Chevron Corp. (IW 500/5) posted its first annual loss since at least 1980, signaling the difficulties faced by the world’s biggest oil companies as they struggle to emerge from the worst collapse in a generation.
The company had a $497 million loss last year and failed to replace all of the crude and natural gas it pumped with new reserves, San Ramon, Cali.-based Chevron said on January 27. Shares slumped the most in five months.
As the first so-called supermajor oil company to post year-end results, Chevron’s results may herald bleak news for an industry battered by the oil-market crash that began in mid 2014. After hundreds of thousands of job cuts, billions of dollars in asset sales and the accumulation of staggering debt loads to endure the collapse, investors have been optimistic that oil producers who survived the darkest days are on the cusp of a new era of growth.
After the 2016 loss, Chevron probably will be able to cover all of its costs this year with cash flow and generate excess cash as soon as 2018, said Brian Youngberg, an analyst at Edward Jones & Co. in St. Louis. Major oil and gas projects that required huge cash infusions during the past several years are mostly complete and poised to begin contributing profits, he said.
Fourth-quarter net income of $415 million, or 22 cents a share, was lower than all 20 estimates from analysts in a Bloomberg survey. During the final three months of 2016, the company’s refineries earned $357 million, less than half the $762 million expected by analysts at Barclays Plc. Narrower margins and downtime at a California plant eroded performance in the business, according to the statement. Shares fell as much as 3.2%, the most since Aug. 1, and were down 2.4% at 11:09 a.m. in New York.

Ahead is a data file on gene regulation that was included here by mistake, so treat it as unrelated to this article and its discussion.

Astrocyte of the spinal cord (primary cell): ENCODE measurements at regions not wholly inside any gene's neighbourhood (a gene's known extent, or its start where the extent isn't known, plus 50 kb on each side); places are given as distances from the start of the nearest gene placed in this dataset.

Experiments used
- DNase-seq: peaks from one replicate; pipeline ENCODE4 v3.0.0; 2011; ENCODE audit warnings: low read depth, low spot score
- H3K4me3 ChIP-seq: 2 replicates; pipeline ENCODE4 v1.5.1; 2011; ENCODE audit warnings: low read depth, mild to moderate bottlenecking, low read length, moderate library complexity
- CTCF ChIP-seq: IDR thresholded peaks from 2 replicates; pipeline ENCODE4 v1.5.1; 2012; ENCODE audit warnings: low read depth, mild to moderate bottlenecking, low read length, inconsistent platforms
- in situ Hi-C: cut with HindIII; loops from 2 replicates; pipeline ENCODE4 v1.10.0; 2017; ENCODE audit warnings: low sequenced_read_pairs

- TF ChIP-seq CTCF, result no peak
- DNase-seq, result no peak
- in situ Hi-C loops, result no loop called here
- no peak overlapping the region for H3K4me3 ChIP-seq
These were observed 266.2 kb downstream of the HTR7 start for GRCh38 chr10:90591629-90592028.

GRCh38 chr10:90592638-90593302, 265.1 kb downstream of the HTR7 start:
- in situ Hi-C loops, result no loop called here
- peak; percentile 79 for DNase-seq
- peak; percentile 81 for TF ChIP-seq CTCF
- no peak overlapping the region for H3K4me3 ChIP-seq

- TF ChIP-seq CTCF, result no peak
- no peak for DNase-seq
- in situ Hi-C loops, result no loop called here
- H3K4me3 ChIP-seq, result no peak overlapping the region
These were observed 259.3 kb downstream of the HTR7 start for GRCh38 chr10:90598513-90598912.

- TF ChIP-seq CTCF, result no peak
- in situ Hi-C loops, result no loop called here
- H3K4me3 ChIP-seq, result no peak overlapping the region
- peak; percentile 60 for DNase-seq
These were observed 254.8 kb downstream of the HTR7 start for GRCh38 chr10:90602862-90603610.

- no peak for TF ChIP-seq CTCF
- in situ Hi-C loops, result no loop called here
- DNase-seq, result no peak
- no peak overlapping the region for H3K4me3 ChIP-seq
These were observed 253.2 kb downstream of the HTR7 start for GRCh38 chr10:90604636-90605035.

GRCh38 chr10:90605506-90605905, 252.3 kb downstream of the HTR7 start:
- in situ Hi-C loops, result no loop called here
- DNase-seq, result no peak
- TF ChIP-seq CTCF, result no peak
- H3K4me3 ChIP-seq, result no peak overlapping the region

Chevron added the equivalent of 900 million barrels of oil to its reserves last year, or 95% of what it produced. The new reserves involved oil and gas fields in Kazakhstan, Australia and the Permian Basin beneath Texas and New Mexico. Reserves are a key indicator of future profit potential for investors.
Chevron announced plans last month to curtail spending on drilling and other projects for a fourth straight year, a stark contrast to U.S. shale explorers who are responding to the uptick in crude prices with ambitious expansion plans. While Chevron is cutting its budget for 2017 by 15%, shale drillers Continental Resources Inc. and Diamondback Energy Inc. are lifting spending by 77% and 106%, respectively.
Despite the belt-tightening, Chevron is on pace to spend about $2 billion on shareholder dividends each quarter. That equates to about $1 million an hour. Bigger rival Exxon Mobil Corp. is set to disburse about $3.1 billion per quarter in payouts.
Chevron’s disclosure will be followed by a slew of oil company earnings releases in the next two weeks: Exxon is scheduled to report results on Jan. 31, followed by Royal Dutch Shell Plc on Feb. 2, BP Plc on Feb. 7 and Total SA on Feb. 9.
Brent crude, the international benchmark, averaged $51.06 a barrel in the final three months of 2016, 14% higher than a year earlier, according to data compiled by Bloomberg. U.S. natural gas posted an even stronger 42% gain to average $3.177 per million British thermal units for the quarter.
By Joe Carroll